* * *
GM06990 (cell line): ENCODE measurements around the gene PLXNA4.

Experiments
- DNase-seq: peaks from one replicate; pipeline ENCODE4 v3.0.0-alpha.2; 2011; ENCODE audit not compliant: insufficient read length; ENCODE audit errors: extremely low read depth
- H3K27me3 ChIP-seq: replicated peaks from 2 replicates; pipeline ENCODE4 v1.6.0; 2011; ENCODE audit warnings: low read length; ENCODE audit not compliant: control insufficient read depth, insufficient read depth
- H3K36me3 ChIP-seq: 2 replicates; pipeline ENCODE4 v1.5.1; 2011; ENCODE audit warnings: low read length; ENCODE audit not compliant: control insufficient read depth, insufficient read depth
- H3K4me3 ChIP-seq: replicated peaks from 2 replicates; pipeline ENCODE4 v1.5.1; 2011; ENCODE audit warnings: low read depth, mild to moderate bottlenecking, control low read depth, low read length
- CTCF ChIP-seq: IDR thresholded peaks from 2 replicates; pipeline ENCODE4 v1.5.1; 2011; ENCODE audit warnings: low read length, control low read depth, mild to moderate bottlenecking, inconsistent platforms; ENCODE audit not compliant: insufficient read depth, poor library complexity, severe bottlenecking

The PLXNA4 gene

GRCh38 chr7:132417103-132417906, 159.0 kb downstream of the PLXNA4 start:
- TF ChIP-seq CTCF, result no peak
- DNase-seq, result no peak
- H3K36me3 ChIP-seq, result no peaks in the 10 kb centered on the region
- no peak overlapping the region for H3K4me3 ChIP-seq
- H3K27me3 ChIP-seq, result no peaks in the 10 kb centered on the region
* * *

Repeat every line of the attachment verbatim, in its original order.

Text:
GM06990 (cell line): ENCODE measurements around the gene PLXNA4.

Experiments
- DNase-seq: peaks from one replicate; pipeline ENCODE4 v3.0.0-alpha.2; 2011; ENCODE audit not compliant: insufficient read length; ENCODE audit errors: extremely low read depth
- H3K27me3 ChIP-seq: replicated peaks from 2 replicates; pipeline ENCODE4 v1.6.0; 2011; ENCODE audit warnings: low read length; ENCODE audit not compliant: control insufficient read depth, insufficient read depth
- H3K36me3 ChIP-seq: 2 replicates; pipeline ENCODE4 v1.5.1; 2011; ENCODE audit warnings: low read length; ENCODE audit not compliant: control insufficient read depth, insufficient read depth
- H3K4me3 ChIP-seq: replicated peaks from 2 replicates; pipeline ENCODE4 v1.5.1; 2011; ENCODE audit warnings: low read depth, mild to moderate bottlenecking, control low read depth, low read length
- CTCF ChIP-seq: IDR thresholded peaks from 2 replicates; pipeline ENCODE4 v1.5.1; 2011; ENCODE audit warnings: low read length, control low read depth, mild to moderate bottlenecking, inconsistent platforms; ENCODE audit not compliant: insufficient read depth, poor library complexity, severe bottlenecking

The PLXNA4 gene

GRCh38 chr7:132417103-132417906, 159.0 kb downstream of the PLXNA4 start:
- TF ChIP-seq CTCF, result no peak
- DNase-seq, result no peak
- H3K36me3 ChIP-seq, result no peaks in the 10 kb centered on the region
- no peak overlapping the region for H3K4me3 ChIP-seq
- H3K27me3 ChIP-seq, result no peaks in the 10 kb centered on the region